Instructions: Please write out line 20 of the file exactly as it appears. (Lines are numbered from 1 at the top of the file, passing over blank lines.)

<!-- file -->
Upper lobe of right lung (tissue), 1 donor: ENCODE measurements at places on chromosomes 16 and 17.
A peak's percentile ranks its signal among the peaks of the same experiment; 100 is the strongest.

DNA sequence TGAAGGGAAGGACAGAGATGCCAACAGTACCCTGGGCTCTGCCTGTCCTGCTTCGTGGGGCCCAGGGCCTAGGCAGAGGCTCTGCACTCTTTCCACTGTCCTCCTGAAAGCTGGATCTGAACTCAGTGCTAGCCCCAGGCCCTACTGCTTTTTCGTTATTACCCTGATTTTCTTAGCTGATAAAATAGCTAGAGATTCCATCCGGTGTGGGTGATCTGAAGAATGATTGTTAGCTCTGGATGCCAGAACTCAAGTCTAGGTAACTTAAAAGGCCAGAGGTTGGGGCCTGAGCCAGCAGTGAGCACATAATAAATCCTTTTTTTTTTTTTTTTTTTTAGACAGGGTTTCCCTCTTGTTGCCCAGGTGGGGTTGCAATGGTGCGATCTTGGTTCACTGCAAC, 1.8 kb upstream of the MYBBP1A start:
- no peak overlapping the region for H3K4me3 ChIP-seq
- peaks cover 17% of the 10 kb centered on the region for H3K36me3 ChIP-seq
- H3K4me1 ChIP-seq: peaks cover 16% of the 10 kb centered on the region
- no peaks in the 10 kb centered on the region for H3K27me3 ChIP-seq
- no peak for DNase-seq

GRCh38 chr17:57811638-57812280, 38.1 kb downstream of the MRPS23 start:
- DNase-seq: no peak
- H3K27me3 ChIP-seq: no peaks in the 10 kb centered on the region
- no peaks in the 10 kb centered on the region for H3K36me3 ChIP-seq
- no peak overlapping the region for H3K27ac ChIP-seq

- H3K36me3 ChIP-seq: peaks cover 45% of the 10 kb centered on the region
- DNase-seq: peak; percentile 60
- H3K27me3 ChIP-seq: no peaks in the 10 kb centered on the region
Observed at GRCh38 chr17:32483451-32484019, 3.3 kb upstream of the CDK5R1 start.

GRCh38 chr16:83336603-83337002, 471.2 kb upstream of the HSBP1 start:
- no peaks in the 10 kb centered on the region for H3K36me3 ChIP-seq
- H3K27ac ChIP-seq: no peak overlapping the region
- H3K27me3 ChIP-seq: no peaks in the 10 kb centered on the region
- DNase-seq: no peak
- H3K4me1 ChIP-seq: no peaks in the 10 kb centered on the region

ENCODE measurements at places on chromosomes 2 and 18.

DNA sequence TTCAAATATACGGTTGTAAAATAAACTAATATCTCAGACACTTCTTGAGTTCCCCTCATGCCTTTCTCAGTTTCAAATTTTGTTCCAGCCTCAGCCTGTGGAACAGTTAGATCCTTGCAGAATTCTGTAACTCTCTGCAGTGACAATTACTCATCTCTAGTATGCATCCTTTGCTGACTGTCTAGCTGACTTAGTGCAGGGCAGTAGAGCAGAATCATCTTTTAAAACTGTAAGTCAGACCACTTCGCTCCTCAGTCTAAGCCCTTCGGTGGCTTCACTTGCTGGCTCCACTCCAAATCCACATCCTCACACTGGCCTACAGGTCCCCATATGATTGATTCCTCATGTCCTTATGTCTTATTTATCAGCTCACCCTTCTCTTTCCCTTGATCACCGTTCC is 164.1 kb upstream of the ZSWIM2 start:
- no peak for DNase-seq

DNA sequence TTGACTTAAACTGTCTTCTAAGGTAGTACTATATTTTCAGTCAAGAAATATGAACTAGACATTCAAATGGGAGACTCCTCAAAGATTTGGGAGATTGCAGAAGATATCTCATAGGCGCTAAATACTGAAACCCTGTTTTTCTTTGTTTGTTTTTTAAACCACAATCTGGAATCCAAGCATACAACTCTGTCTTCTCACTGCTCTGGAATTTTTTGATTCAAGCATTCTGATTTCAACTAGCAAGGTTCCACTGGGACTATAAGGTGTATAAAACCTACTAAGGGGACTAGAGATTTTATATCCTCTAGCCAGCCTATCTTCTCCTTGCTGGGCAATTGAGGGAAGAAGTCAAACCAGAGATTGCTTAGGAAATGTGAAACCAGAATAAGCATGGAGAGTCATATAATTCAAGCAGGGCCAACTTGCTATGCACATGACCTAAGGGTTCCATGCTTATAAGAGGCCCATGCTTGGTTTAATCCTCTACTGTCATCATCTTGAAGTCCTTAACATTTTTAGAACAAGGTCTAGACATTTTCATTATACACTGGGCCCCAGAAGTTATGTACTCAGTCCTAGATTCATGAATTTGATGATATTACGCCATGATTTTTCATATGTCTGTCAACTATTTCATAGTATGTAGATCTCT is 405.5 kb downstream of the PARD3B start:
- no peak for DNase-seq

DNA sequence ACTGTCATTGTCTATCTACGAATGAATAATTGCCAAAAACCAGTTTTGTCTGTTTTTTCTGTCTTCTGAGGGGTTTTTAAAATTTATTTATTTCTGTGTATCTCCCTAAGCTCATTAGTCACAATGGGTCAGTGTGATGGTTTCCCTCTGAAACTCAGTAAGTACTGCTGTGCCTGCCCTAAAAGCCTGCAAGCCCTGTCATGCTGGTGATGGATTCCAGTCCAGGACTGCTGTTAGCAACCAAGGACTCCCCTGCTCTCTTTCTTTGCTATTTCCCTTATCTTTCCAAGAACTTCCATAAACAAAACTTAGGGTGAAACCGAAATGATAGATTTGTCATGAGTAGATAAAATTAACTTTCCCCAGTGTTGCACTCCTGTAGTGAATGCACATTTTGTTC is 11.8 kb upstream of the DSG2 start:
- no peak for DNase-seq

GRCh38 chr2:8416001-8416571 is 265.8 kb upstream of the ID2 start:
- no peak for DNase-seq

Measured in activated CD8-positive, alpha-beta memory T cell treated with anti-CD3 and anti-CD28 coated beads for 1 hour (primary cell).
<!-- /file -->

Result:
- H3K27ac ChIP-seq: no peak overlapping the region